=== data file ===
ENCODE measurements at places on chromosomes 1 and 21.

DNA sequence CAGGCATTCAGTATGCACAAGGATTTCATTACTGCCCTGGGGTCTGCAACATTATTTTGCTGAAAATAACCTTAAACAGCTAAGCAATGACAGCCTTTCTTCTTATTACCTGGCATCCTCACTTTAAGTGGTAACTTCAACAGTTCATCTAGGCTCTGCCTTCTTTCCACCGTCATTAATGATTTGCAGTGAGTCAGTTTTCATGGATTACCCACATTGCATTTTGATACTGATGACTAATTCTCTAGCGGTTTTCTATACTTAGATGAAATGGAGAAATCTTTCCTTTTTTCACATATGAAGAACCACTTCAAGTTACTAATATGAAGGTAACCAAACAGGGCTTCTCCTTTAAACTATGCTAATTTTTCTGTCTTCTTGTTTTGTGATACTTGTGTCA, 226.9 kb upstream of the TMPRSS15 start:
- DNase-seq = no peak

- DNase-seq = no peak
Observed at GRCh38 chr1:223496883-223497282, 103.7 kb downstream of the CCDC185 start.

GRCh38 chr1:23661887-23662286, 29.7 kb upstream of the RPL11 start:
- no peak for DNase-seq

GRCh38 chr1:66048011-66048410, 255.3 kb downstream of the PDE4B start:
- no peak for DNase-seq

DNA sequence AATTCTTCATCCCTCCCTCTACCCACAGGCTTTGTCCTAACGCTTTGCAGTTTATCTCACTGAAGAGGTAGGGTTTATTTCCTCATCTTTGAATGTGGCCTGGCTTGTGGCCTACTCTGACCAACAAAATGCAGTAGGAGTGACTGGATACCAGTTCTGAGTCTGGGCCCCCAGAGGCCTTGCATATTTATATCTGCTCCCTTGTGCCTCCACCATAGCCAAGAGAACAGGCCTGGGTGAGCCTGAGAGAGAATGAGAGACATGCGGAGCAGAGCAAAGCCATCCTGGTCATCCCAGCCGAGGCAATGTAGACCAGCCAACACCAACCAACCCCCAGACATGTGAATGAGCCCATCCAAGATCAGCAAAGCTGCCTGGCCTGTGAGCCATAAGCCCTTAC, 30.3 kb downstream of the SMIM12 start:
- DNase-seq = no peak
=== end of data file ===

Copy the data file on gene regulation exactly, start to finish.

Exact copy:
ENCODE measurements at places on chromosomes 1 and 21.

DNA sequence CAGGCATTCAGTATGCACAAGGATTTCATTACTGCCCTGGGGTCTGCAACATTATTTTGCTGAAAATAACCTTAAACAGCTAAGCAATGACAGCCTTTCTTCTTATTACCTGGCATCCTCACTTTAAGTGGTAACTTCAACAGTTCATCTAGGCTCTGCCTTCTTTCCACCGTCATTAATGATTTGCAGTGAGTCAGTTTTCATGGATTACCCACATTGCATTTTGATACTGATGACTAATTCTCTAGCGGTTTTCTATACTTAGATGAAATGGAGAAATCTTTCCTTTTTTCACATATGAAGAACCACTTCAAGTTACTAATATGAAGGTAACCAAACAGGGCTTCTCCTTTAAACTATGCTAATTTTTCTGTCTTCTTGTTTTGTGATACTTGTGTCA, 226.9 kb upstream of the TMPRSS15 start:
- DNase-seq = no peak

- DNase-seq = no peak
Observed at GRCh38 chr1:223496883-223497282, 103.7 kb downstream of the CCDC185 start.

GRCh38 chr1:23661887-23662286, 29.7 kb upstream of the RPL11 start:
- no peak for DNase-seq

GRCh38 chr1:66048011-66048410, 255.3 kb downstream of the PDE4B start:
- no peak for DNase-seq

DNA sequence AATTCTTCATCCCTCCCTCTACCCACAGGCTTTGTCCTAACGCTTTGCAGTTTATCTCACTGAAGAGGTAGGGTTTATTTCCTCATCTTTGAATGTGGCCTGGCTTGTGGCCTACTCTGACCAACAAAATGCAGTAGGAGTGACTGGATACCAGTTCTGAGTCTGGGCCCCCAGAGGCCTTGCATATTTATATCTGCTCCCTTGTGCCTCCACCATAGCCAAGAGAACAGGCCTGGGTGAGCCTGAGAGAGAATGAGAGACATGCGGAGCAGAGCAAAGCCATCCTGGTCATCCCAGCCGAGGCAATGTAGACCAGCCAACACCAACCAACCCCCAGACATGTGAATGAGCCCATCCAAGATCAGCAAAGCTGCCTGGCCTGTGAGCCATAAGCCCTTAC, 30.3 kb downstream of the SMIM12 start:
- DNase-seq = no peak